Penguin 4 and Beyond

Penguin 4 and Beyond

Enter the age of Link Risk Management

We have seen three Penguin updates and version 4, or 2.0 as dubbed by Google, is either coming or is already here, depending on when you read this. Google is getting more and more aggressive in going after spam links (i.e. paid links, spammed links, article directories, etc) and since April 2012, we have seen thousands of websites tank for previous bad practices in linking.


By now, webmasters should be aware that they have to get rid of toxic links, but that’s only the start. What has to follow is a more conscious process in link building and SEO in general. Practicing safe SEO becomes mandatory if you still want to rank in 2013 and beyond.

The start: toxic links clean-up

When webmasters were bombarded with "Unnatural link warnings", we quickly provided a software to help toxic link cleanups with Link Detox (www.linkdetox.com).

By analysing your links for those that are either toxic or suspicious and applying the Link Detox risk rating to help prioritise, we managed to analyse (as big link profiles) five million links for big sites.

We also found that many large retailers like Interflora had a lot to clean up, as you can read up in the Interflora Deep Dive into Bad links.

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It’s not surprising that Interflora received a penalty in that specific case. What’s rather more surprising is how fast the company could resolve that penalty only ten days later, probably by disavowing thousands of links.

Despite all the pain, many webmasters reported successfully revoked manual penalties after their month-long reconsideration process, or even only after disavowing or removing enough links. Keep in mind that if you file a reconsideration request with Google, a "full inspection" (a deep dive) is then carried out by a Google Spam engineer, so that should be your last resort. If you are among those that had a penalty lifted, the last thing you want is to be penalised again. That prompts the need for establishing link risk management processes in your SEO.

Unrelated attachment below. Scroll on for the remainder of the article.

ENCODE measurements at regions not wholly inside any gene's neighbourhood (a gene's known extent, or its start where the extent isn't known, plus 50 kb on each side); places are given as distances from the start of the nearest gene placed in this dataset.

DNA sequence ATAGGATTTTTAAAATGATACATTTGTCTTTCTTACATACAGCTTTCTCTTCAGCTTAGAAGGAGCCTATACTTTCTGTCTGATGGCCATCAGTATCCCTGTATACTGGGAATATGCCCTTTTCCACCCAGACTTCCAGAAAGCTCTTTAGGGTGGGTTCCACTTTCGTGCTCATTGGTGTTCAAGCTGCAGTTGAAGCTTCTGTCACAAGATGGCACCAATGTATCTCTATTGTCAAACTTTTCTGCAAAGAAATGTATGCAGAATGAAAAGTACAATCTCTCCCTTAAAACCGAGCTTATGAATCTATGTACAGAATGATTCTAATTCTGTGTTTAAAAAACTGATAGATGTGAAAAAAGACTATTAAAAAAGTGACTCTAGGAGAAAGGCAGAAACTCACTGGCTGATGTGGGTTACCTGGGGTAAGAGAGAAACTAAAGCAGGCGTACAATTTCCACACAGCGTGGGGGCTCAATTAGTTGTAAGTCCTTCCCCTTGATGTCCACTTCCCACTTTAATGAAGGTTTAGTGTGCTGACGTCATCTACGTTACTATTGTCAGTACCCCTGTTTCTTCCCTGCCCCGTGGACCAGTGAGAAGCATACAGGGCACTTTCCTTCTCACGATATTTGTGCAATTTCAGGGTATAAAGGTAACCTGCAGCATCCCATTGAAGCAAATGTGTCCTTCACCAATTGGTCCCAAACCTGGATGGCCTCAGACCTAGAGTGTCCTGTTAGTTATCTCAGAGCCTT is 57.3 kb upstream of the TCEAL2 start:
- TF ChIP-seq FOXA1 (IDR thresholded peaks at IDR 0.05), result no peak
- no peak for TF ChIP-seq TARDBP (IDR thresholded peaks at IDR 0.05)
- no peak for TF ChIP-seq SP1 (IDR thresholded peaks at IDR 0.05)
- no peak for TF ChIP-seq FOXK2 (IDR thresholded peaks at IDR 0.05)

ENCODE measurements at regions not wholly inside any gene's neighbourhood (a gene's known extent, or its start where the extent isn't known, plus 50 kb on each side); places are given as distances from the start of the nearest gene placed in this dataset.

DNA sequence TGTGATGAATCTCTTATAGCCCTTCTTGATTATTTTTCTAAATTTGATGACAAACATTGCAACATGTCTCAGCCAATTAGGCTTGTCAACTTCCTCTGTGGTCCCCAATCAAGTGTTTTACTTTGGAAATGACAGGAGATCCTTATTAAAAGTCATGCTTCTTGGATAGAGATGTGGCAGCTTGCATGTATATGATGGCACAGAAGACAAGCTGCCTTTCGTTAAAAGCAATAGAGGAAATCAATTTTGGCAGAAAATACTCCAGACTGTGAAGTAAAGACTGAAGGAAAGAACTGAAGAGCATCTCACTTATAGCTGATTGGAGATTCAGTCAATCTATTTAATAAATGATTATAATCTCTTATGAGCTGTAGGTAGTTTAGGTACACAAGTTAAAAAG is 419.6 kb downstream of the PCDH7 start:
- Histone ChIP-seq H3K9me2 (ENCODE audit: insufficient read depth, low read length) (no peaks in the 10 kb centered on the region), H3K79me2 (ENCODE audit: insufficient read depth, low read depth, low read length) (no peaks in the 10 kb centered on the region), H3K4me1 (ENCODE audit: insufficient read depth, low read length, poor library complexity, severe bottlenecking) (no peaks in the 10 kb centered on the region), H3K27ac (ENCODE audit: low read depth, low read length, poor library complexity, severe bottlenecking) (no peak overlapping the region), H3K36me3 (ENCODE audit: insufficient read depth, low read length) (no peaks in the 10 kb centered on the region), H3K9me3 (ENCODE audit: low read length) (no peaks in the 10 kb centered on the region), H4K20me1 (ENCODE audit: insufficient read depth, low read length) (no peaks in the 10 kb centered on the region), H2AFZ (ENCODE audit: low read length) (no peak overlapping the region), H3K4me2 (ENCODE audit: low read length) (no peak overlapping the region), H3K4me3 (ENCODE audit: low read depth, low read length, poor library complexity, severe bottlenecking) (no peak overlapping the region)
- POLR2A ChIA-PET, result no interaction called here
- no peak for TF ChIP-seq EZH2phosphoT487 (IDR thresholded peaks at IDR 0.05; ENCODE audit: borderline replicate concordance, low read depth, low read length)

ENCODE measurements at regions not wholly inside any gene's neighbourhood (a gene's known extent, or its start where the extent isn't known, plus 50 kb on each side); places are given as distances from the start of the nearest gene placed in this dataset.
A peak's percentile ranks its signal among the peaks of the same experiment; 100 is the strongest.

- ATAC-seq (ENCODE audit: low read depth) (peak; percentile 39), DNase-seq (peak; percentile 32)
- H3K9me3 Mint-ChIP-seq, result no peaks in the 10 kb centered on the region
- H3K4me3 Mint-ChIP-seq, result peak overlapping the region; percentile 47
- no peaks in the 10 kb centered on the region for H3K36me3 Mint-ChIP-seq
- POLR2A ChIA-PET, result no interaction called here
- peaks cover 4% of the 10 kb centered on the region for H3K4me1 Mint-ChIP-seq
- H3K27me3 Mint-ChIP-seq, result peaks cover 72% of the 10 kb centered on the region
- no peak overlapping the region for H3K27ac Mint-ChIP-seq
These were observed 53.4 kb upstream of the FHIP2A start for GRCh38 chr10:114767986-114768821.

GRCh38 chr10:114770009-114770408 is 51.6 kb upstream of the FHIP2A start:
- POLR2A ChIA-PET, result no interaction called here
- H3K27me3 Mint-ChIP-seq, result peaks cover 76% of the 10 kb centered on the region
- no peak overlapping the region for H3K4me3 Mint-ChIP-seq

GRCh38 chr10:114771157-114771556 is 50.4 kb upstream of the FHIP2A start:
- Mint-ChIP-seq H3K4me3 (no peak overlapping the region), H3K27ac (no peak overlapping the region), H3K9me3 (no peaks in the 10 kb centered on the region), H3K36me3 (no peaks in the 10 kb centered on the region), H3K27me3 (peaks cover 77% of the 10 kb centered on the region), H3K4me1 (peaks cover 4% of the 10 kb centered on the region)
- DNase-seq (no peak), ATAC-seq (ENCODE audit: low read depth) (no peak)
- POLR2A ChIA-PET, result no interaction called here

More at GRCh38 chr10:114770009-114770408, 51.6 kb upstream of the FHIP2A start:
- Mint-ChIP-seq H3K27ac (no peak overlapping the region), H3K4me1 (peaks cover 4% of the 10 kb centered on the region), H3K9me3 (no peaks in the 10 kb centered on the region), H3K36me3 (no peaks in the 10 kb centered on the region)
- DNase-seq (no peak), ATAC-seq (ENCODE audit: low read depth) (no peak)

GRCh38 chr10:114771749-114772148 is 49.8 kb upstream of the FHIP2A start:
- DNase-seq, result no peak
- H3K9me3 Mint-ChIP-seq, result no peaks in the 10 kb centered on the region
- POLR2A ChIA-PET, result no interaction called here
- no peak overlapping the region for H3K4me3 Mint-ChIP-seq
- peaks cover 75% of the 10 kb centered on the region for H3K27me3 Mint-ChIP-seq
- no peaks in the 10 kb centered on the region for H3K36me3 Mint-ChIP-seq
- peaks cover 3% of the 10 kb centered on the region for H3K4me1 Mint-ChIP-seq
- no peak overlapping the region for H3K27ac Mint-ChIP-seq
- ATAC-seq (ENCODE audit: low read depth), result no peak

The process: link risk management

Just because you got out of the penalty, doesn’t mean you cannot get another one. Webmasters should be well aware of the inherent risks in their existing link profile and especially in new ones they might build.

It’s a new mindset and process that you have to establish. Verify your existing link profile on an ongoing basis (with automated, recurring Link Detox reports, for example) and make sure that you analyse potential new links for their potential risks to your site.

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Link risk management is a process and mindset